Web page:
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Winnipeg towing company charges city $1.1M for tows that never happened, report claims

Sub-contractors for Tartan Towing submitted invoices for tows that never happened between 2016 and 2022, worth a total of $1.1 million, a City of Winnipeg report claims. (Tyson Koschik/CBC - image credit)
Sub-contractors for Tartan Towing submitted invoices for tows that never happened between 2016 and 2022, worth a total of $1.1 million, a City of Winnipeg report claims. (Tyson Koschik/CBC - image credit)

The City of Winnipeg says a towing company charged it for more than a million dollars worth of tows that never happened.

Now, city officials have proposed a settlement with the company that would see it repay less than half of what the city says is owed.

In December 2021, the city launched a review of all invoices from Tartan Towing, the company it had contracted to do what are referred to as "courtesy tows" of vehicles during residential snow clearing parking bans, starting in 2016.

The review found that several invoices, worth a total of $1.1 million, were invalid, according to a report that will be reviewed by the city's executive policy committee next week.

To avoid taking the company to court, the report says the city has negotiated a settlement with Tartan to pay back $446,000 over the next two years.

"I'm frustrated because why aren't we asking for … the full amount?" said Coun. Janice Lukes (Waverley West), chair of the public works committee.

"The city has the contract with the towing company.… [How] the towing company delivers the service is not our problem. They are responsible for delivering the service. I wonder why the towing company wasn't also checking with their contractors."

Lukes also questioned why the city wasn't checking its invoices before December 2021.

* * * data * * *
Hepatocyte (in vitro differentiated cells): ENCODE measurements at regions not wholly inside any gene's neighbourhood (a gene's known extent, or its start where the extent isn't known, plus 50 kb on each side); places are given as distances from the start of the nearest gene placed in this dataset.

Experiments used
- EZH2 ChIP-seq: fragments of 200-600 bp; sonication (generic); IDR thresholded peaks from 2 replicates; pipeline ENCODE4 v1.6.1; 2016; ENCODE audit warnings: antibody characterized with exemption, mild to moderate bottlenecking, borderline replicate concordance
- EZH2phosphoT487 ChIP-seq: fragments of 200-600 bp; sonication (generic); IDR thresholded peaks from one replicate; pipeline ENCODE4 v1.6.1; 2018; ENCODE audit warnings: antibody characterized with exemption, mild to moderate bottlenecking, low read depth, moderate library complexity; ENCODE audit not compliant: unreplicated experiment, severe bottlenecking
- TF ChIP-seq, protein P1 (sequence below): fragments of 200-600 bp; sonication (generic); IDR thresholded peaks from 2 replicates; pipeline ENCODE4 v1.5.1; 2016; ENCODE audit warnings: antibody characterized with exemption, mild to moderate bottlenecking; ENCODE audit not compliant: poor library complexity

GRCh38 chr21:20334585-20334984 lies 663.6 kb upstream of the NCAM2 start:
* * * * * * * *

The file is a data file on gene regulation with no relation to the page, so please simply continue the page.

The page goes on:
"It's really failures on both sides," she said.

Lukes plans to ask city officials why police are not investigating, she said.

CBC News asked Tartan Towing for an interview, but an employee said no one was available.

Company should be suspended: Lukes

The report says since the overcharges were discovered, Tartan has fired some of the tow truck drivers involved and given warnings to others, while others have left the company.

The city has also changed its tracking methods. Tow truck drivers must now include photos before and after a vehicle is towed.

"Tartan has issued a strong warning, to all current and future operators, of consequences as a result of any misuse or false reporting using the app in the future," the report states.

The proposed settlement requires council approval, but if council doesn't approve it, the city could sue Tartan.

"If this matter proceeds to trial, the city would have to invest financial and/or human resources to initiate a litigation proceeding and would need to both prove its losses and that Tartan caused the losses," report author Kalyn Bomback wrote.

In an emailed statement, city spokesperson Adam Campbell wrote that "Tartan provides the city with ongoing towing services and the public service wishes to maintain a working relationship."

Lukes doesn't agree.

"I honestly think this contractor shouldn't be allowed to continue. They should be suspended for a period of time," she said.

In a briefing on Jan. 20, executive policy committee members requested a number of other changes to the agreement with Tartan.

They want the company to identify the sub-contractors involved to ensure they are not hired in the future. They also want the public service to determine what steps Tartan is taking to make sure sub-contractors are not making false claims, as well as steps the city can take to make sure this doesn't happen again.